2 tbsp hemp seed (original recipe called for 1 cup sunflower seeds, which I did not have. Hemp seed is tasty and rich in essential fatty acids, like the omegas. I only used 2 tbsp as that's all I had left)
Olive oil to taste
Salt to taste

Longest ingredient list yet, even though there are only 8 items. In a pan, soften the chopped onions and garlic in the coconut oil. This was my first time cooking with coconut oil. I had used it in cookies or something before, I was excited to see how the flavour worked with savoury! While that's cooking, rehydrate your TVP. As I said, this was my first time using TVP. They're little granuals, I bought Bob's Red Mill brand from the hippy section of my regular supermarket. You rehydrate it by adding 7/8 cup boiling water to 1 cup of the TVP. 7/8ths?! My thoughts exactly.

Add all of your ingredients together, if you have a regular sized food processor, you could use that here. If you have a mini one, as I do, use a hand blender. Blend until you have an even texture throughout. Taste, adding salt as needed. Spread into a baking dish, and place in a 300F pre-heated oven for 1 hour. The result:

It really does have the texture of pate. I might cook it for a little less than 1 hour next time so as not to get such a crunchy outer texture. It's yummy. It's light. It's easy. It's flavourful. The coconut works in this, it's not overpowering, so for those of you thinking that you won't make this recipe because you fear it will taste like tanning oil, drop the argument. It's just a hint of sweetness that makes the savouries go *pop*.

I had brunch at Murray Street Kitchen with a couple of girlfriends today. This is my favourite place for brunch in Ottawa. You have to make reservations as it's always busy. With good reason. They serve up innovative Canadian food, and every dish on the menu is $13. Today I had the smoked fish:

"In house hot smoked Whalesbone fish, vegetable & cheese scramble, in-house herb biscuit"

The featured fish was smoked trout. Yum. Their coffee is also delicious, and it's a bottomless cup. That's my idea of heaven right there. To top it all off, the service is good. Tip those good people!

So my friend A was telling us about how she's been having an awful lot of difficulty getting up in the morning. For those of you who know me, you realize one of the things that A and I bond over. One thing she said stood out to me:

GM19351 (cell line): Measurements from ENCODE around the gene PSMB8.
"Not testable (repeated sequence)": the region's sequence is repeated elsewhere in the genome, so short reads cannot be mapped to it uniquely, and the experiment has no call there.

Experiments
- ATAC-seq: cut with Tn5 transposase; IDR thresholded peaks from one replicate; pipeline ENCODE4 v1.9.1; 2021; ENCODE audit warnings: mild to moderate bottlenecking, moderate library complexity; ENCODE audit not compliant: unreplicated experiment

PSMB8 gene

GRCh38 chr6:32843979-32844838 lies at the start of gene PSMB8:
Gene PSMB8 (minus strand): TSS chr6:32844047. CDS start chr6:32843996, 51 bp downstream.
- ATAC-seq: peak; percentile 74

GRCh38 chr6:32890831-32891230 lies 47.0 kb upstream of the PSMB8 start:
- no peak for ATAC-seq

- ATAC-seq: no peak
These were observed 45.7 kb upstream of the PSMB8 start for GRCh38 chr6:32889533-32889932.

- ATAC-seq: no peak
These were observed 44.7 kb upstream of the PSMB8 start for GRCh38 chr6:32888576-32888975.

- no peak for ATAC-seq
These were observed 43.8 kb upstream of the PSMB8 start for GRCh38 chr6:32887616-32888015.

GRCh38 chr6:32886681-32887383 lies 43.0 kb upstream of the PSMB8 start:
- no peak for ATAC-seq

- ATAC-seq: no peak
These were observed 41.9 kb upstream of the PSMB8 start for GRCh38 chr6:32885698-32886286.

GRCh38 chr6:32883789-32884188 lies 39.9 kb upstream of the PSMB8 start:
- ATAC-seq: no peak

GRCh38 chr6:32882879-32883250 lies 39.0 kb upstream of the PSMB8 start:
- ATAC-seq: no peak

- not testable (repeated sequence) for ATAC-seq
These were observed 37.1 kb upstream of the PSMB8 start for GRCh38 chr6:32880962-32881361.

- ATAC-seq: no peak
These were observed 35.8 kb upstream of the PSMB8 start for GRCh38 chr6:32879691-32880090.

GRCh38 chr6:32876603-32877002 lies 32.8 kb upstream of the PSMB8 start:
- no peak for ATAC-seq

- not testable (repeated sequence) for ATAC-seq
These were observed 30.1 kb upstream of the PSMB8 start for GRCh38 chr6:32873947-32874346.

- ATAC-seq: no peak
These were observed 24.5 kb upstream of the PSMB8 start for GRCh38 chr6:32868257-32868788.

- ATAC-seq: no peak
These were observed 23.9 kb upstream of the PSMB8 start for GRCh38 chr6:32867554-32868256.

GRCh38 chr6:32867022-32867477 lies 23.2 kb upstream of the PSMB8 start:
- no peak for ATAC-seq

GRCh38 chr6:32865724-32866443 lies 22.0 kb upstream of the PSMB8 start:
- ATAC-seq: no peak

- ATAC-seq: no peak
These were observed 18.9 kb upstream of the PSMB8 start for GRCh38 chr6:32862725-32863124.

"I'm thinking about setting up a timed coffee maker on my bedside table to see if that helps."

This one's for you, A:

Yes, that's my bedside table. I'll let you decide if this was for a photo-op only, or if that timer is on.

Wednesday, March 16, 2011

Seconds? Yes, please!

My cousin R was in town today and my mum brought him over for a visit. I decided to feed them, and my friend B. On Sunday I had decided to buy things for a few different dishes, in other words, a ton of food. One of the planned dishes was something called pasta-less lasagna. Say what you like about it, it's delicious. Really delicious. I was excited to share this with other people.

There are three parts to this dish: zucchini strips, they're your pasta "replacement", quinoa yumminess, the "meat", and tomato sauce.

Start with your quinoa:
1 cup rinsed quinoa
2 cups vegetable stock
1/2 cup crushed tomatoes
1/4 cup-ish minced onion

put these ingredients into a pot, bring to a boil, lower heat and simmer until the quinoa has fluffed.

Meanwhile, slice your zucchini into long slices to make "noodles". Chop 1/4 cup each of fresh basil and parsley.

By now your quinoa is probably ready. Check it, then mix in your basil, parsley, and a couple of tablespoons of Tofutti cream cheese. Or regular cream cheese, whatever tickles your fancy. Taste this and see if you need anymore seasoning. Ok, stop, you need to leave some for your lasagna.

Start layering in your pan! First layer: tomato sauce, (I used Classico, what? I haven't infiltrated one of these families that makes their own for the year every September!). Second layer: zucchini noodles. Third layer: quinoa yumminess. Repeat until you're out of ingredients. Top with shredded cheese. Or soy cheese. :D Place in a 400 degree pre-heated over for 30 minutes.

About 10 minutes into cooking time I realized that I had no bread. I live close to a couple of bakeries and considered running to one of them, but then remember that I had some pizza dough in the fridge. I decided to make focaccia. Maybe it's not focaccia by definition, but that's what I called it. I rubbed some olive oil on the stretched out pizza dough, then seasoned it with salt, oregano, onion powder and then I crushed some garlic on top as I realized that there was no garlic in my dinner. What?! I stuck this in the oven with the lasagna with 10 minutes to go. It came out crunchy and light, delicious!